Thursday, May 10, 2012

The Forever War by Joe Haldeman

The Earth's leaders have drawn a line in the interstellar sand--despite the fact that the fierce alien enemy they would oppose is inscrutable, unconquerable, and very far away. A reluctant conscript drafted into an elite Military unit, Private William Mandella has been propelled through space and time to fight in the distant thousand-year conflict; to perform his duties and do whatever it takes to survive the ordeal and return home. But "home" may be even more terrifying than battle, because, thanks to the time dilation caused by space travel, Mandella is aging months while the Earth he left behind is aging centuries... From Goodreads

I read this book for the 2012 Sci-Fi Challenge. As for most books in this challenge it is a book I would not have chosen if I did not take part in this challenge.Like several of the other books this has been a positive surprise. I found the idea of the soldiers not ageing much while back on earth  centuries flies by quite fascinating, and how much the accepted culture changes. From mainly heterosexual to it being illegal, to being look down upon and back to being the main sexuality again. Every time they engage the enemy they don't know how much the enemy fighting has changed as it has been decades since they last fought the enemy a few months ago. Very good read.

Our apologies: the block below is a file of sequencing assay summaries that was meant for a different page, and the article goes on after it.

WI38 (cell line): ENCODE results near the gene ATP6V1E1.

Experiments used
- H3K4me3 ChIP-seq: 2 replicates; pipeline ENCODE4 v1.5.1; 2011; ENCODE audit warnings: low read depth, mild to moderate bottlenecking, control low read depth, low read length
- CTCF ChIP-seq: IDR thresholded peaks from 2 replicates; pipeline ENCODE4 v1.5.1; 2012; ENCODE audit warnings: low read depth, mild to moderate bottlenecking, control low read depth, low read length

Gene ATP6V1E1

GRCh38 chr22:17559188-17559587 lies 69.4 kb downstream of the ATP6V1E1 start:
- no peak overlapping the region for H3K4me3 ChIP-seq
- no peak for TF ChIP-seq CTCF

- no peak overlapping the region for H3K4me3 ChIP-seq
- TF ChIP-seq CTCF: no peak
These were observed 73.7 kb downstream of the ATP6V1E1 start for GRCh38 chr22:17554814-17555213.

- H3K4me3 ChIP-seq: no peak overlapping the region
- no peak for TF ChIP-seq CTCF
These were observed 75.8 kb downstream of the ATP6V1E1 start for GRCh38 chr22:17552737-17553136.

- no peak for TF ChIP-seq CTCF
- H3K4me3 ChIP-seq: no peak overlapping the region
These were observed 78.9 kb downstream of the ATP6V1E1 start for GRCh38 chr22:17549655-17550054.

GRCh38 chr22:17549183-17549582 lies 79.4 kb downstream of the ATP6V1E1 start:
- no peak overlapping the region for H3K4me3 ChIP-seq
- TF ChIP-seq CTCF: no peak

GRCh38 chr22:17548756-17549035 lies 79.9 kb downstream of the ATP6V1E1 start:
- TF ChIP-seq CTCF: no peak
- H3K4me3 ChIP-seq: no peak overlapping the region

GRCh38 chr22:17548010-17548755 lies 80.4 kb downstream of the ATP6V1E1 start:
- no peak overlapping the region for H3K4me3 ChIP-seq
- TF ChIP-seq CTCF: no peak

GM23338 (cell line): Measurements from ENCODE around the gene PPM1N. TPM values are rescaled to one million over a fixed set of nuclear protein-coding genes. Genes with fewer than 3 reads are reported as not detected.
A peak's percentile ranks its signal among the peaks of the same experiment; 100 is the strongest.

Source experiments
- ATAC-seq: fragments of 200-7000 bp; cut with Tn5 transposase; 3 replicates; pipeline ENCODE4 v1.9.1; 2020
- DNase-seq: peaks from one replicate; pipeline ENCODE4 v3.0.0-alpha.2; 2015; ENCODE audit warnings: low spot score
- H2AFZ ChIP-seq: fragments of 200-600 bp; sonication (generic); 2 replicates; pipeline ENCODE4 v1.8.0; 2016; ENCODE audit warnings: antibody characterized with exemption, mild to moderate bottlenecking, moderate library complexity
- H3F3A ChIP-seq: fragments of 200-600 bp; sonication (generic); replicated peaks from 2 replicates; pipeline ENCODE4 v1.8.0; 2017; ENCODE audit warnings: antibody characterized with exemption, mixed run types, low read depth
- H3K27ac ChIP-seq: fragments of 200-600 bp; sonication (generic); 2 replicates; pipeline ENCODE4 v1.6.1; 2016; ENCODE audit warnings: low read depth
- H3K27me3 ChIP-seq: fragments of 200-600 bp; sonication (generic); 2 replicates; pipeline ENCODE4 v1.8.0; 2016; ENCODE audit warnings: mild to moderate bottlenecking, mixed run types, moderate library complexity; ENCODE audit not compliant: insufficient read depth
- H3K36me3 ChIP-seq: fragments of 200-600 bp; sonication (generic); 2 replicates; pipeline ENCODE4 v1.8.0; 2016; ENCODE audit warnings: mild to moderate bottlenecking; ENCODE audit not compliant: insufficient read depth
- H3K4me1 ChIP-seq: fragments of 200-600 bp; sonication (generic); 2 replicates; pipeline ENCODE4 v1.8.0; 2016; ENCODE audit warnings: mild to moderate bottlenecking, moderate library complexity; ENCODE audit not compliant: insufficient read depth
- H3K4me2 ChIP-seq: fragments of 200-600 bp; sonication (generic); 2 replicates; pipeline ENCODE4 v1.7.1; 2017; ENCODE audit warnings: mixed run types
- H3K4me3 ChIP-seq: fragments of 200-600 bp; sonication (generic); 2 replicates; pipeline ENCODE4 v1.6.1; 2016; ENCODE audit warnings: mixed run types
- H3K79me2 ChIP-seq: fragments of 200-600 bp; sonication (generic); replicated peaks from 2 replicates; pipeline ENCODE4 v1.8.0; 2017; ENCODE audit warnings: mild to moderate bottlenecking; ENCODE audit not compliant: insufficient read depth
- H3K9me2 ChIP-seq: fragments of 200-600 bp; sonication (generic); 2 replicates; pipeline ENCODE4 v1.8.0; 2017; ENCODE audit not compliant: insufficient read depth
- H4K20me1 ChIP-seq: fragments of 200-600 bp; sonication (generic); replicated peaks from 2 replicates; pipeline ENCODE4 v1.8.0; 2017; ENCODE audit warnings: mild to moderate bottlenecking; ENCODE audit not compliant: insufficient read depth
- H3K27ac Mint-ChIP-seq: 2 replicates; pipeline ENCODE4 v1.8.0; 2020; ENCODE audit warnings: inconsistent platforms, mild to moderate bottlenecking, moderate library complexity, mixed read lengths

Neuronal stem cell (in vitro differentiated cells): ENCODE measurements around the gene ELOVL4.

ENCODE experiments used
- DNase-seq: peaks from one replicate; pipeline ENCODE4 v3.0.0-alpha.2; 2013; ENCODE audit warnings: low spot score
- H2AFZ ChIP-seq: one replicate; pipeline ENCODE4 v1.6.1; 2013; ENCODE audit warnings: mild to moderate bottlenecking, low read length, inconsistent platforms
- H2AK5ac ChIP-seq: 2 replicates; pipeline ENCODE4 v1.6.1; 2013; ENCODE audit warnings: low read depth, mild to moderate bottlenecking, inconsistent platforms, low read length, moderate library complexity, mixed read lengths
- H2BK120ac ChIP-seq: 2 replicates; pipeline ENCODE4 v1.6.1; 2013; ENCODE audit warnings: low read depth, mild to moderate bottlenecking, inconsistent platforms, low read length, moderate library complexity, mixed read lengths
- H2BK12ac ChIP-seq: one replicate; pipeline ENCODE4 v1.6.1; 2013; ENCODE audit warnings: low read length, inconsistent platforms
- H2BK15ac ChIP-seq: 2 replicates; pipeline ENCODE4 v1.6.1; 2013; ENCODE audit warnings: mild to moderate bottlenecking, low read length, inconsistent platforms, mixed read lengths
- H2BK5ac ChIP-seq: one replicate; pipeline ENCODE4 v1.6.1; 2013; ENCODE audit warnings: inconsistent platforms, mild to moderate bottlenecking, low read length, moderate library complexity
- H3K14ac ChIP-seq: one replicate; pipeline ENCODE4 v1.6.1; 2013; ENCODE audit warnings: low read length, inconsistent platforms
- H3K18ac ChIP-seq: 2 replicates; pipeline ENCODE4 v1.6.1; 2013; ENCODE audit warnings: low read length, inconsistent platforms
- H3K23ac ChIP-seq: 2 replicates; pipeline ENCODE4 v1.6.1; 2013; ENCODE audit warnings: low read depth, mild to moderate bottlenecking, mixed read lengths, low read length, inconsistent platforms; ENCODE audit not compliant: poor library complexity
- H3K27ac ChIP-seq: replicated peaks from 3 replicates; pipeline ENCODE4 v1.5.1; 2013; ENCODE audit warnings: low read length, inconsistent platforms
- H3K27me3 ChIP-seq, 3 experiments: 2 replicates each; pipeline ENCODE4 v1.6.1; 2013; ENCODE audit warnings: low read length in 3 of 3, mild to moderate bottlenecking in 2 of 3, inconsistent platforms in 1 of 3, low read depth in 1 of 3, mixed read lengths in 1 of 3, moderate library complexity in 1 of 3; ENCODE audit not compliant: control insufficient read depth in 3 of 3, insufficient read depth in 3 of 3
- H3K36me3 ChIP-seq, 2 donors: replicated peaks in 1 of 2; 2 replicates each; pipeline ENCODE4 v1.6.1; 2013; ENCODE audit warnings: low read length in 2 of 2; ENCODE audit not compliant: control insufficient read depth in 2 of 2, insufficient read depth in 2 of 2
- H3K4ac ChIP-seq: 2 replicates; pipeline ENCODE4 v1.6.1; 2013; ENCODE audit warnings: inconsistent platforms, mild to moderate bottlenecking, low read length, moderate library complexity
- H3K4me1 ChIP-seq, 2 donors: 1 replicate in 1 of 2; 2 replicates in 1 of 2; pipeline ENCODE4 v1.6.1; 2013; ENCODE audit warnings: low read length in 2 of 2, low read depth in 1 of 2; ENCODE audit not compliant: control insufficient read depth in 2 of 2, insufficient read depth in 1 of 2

This book qualifies for:  
100 books in a year Reading Challenge 2012, 
Goodreads 2012 Reading Challenge, 
2012 Ebook Challenge
2012 Sci-Fi Challenge

1 comment:

  1. "The Forever War" is considered a classic in so many diffrent sub-genres of Sci-fi such as miltary sci-fi, psychological sci-fi, and cultural sci-fi because of the author's artful melding of so many themes in his book. It's considered a contemporary of both Heinlein (Starship Troopers) and Asimov (The Foundation series).
    The author pulled from his own experience during the Vietnam war to create the psychological experience of actual combat; that is to say the seemingly endless waiting, nagging fear, adrenalin rush of the moment, comradely closeness, and so many other emotions that make many of us both human and soldiers.

    At the same time, Haldeman's scientific extrapolations of where combat might go in terms of social indoctrination, training, and organization of soldiers in addition to to technical aspects of combat that reaches into the stars is nothing short of brilliant. His descriptions of starships is both believable, enjoyable, and feasible. The soldier's personal armor makes this one of the great "battlesuit" novels including Steakley's "Armor" and Heinlein's "Starship Troopers."